Out of all of Disney’s animated films, “Mulan” was the one that made the most sense as a live-action remake. Not that there haven’t been good and charming live-action remakes over the past decade – Kenneth Branagh’s “Cinderella” being at the top of the pack – but with most of them no matter how expensive or carefully executed or reverent to the source material, I usually walk out wishing I’d just watched the animated version instead.
Part of that might be age. I was in the generation who got to experience Disney’s animated renaissance in real time in the theaters – unaware of course that it was a renaissance, but simply that the films I got to see in the theater and then on home video were something special. Perhaps it didn’t crystallize just how special they were and are until the live-action remakes became a regular part of the release calendar. Many just weren’t as enchanting or effective as their predecessors. That is mostly a compliment to the gold standard that is the animation. It would be shocking for a live-action version to somehow be better or even equal. Just look at the animated Hakuna Matata next to the “real” one. There is a reason most of these stories were animated in the first place.
“Mulan” was different, though. The animated tale is wonderful and full of fantastic songs, but it’s a war epic. The story, about a young Chinese woman who steps in to serve the army in her aging and ailing father’s place, is naturally and fundamentally suited for the format.
And make no mistake, director Niki Caro’s “Mulan” is without a doubt one of the best of the remakes. It is stunning to look at from beginning to end. The crisp landscapes (shot by cinematographer Mandy Walker), the brightly colored and divinely intricate costumes (from Bina Daigeler), the elaborate fight sequences and the actors faces – especially Liu Yifei, who plays Mulan – are so beautiful that it will take your breath away. It’s abundantly evident that Caro (“Whale Rider”) had a grand and sweeping vision for “Mulan” and for the most part she pulls it off.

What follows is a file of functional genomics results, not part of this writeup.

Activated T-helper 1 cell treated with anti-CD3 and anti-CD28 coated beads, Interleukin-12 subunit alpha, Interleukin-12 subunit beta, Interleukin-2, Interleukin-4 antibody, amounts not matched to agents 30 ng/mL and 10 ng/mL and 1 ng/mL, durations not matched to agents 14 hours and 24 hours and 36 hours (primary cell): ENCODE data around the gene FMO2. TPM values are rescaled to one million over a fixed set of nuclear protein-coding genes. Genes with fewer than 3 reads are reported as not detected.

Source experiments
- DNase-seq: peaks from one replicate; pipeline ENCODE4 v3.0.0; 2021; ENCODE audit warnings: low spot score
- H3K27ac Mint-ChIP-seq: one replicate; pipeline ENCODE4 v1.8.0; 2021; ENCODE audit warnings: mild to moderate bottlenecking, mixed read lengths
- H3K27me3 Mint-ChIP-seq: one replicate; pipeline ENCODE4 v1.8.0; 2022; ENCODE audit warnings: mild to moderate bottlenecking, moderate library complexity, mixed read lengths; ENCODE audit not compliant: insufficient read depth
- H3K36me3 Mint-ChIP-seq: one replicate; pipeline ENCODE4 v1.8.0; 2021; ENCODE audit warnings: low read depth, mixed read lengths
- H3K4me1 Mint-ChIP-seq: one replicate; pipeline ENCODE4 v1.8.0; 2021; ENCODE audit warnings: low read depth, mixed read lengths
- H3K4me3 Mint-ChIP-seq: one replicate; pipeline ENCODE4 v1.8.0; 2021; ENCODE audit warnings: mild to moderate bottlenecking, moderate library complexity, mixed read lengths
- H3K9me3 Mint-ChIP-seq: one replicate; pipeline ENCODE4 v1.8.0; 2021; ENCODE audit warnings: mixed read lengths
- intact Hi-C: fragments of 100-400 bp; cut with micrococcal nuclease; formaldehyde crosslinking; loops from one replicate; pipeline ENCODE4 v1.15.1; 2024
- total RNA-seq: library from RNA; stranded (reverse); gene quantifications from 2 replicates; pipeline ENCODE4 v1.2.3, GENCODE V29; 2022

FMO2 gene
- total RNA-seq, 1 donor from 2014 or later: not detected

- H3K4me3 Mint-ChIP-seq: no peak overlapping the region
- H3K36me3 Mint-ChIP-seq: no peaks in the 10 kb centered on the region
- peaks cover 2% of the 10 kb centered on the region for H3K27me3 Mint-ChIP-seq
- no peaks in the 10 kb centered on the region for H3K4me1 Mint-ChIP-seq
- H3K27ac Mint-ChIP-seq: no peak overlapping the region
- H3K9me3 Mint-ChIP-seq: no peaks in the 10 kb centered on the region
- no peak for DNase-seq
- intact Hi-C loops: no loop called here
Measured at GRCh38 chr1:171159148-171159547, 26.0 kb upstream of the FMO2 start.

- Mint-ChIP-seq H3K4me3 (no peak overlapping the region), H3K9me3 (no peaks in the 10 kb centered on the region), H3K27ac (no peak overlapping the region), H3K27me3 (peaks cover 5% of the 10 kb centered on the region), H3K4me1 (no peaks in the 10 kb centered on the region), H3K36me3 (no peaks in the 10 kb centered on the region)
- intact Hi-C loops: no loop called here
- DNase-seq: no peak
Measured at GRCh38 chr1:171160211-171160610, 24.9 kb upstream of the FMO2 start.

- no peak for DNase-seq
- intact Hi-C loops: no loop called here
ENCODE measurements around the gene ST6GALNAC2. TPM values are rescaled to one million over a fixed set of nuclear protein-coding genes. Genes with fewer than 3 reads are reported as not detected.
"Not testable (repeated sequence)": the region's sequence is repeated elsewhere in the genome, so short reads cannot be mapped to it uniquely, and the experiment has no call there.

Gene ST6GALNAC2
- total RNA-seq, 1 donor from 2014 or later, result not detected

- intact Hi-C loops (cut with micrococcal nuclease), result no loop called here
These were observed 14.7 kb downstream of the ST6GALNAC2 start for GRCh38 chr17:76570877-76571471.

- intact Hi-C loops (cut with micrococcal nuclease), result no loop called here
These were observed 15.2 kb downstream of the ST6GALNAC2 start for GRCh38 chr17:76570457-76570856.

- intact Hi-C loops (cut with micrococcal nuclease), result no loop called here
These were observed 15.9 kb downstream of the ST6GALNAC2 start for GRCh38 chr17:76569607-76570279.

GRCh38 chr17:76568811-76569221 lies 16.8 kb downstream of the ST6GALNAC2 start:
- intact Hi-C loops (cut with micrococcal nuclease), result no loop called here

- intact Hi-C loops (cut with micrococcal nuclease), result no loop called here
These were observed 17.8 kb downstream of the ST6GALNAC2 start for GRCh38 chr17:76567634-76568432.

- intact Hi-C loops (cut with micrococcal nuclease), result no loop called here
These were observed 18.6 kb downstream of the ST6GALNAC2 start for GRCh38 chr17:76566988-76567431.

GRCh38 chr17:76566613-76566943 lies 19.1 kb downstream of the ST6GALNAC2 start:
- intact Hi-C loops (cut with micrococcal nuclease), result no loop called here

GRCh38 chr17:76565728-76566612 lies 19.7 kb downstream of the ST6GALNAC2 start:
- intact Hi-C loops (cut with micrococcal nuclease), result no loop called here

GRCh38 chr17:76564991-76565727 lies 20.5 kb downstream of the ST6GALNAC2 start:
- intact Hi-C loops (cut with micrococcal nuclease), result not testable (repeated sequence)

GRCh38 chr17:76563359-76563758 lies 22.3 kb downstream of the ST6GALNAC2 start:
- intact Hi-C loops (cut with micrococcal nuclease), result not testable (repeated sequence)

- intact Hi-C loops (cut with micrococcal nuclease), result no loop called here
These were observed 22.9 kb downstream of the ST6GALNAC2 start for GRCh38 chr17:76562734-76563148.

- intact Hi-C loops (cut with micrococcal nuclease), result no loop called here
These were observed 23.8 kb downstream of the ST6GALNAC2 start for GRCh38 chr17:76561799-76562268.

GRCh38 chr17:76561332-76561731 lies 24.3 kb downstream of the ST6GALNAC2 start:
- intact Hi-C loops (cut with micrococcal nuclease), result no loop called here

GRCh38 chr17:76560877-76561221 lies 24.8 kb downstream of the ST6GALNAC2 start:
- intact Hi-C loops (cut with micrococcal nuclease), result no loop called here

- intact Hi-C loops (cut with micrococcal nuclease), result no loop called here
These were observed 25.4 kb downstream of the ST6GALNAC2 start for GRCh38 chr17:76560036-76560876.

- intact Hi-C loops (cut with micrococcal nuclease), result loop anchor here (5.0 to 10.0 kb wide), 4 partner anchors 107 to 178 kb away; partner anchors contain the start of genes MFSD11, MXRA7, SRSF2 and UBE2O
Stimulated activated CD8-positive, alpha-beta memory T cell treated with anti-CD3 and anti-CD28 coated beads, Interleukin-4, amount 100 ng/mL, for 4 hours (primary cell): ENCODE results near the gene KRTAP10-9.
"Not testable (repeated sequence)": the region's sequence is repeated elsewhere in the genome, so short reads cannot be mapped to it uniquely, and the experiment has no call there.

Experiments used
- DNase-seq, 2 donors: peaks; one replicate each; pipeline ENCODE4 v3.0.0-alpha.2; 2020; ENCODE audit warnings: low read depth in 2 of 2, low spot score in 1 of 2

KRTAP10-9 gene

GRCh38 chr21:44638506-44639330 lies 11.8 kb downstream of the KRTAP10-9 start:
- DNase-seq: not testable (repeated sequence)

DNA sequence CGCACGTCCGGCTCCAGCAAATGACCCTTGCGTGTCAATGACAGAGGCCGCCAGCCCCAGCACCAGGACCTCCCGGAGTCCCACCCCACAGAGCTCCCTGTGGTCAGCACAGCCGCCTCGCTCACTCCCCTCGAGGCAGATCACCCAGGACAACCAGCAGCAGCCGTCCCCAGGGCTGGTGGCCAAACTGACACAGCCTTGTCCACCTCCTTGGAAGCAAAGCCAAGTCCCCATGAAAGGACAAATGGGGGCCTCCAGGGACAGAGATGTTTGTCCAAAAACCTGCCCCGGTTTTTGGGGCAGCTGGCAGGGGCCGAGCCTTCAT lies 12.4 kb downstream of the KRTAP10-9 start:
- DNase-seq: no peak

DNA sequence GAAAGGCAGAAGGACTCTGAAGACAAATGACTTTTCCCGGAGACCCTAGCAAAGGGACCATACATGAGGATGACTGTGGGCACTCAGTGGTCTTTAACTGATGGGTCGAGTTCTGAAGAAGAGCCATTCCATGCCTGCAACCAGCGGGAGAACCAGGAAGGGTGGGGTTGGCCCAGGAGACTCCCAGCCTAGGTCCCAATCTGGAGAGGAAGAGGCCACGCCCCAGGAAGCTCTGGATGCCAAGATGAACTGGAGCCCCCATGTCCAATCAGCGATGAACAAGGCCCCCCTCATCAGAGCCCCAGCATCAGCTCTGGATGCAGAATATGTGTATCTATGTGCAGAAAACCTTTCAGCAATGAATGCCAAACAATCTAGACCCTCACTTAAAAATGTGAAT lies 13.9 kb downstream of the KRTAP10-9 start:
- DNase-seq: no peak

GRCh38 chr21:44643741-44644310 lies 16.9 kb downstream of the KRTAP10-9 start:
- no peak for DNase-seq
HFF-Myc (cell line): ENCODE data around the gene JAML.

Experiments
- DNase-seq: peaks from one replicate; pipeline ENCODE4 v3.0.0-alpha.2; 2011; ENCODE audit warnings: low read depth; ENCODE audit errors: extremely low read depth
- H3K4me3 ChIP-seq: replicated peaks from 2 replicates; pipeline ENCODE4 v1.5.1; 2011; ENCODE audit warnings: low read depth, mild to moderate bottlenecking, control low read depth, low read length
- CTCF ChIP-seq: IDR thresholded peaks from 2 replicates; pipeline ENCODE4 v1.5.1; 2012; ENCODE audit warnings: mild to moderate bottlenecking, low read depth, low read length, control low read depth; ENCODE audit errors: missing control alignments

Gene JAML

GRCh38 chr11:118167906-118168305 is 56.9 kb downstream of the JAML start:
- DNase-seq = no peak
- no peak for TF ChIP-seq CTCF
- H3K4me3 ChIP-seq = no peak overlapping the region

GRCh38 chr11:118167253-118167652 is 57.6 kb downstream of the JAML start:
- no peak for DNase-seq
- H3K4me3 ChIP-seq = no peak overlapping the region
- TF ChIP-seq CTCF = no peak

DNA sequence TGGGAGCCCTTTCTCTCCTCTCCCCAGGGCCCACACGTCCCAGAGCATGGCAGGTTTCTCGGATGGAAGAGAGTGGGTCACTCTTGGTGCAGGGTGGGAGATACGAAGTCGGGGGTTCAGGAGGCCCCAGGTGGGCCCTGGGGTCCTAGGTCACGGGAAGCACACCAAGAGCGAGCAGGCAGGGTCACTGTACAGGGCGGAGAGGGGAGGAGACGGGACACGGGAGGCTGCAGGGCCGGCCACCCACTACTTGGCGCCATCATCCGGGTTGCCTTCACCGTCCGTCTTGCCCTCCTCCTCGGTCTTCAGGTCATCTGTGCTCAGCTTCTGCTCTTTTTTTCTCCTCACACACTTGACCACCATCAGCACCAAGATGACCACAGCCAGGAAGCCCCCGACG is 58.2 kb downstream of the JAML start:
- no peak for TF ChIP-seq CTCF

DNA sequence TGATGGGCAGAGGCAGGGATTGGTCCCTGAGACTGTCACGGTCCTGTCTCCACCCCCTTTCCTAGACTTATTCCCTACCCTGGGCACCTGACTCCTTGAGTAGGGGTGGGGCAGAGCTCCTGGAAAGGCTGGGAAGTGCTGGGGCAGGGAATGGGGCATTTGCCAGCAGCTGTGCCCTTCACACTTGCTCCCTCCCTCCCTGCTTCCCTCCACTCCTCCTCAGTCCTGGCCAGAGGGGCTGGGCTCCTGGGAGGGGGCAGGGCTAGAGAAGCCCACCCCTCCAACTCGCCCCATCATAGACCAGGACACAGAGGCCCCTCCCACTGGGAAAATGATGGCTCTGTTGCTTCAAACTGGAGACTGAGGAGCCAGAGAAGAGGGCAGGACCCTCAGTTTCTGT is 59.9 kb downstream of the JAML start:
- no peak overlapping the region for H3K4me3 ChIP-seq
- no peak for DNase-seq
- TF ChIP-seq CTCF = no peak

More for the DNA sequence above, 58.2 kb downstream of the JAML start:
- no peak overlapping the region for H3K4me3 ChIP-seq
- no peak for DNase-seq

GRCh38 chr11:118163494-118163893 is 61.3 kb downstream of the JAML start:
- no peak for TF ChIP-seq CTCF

“Mulan” falters on the story level, however, feeling both rushed, overlong and oddly light on character development. We barely even get to know Mulan. She’s introduced as a child, wild and carefree running through her village. But she’s not just free-spirited in this version: She actually has magical powers that make her a natural acrobat and, later, warrior. The film cuts abruptly from this revelation to our heroine, who is now older and messing up in front of the matchmaker. It’s still a charming scene, even without Eddie Murphy’s Mushu.
But there’s the problem: Why am I even thinking about Eddie Murphy? Because “Mulan” doesn’t ever let you forget that it is in conversation with the animated film, devoted to hitting the familiar beats of its predecessor instead of telling its own story. Every time you hear the notes from “Reflection,” which is only sung in the credits, you are torn out of Caro’s sumptuous spectacle and once again thinking about the 1998 version and its songs.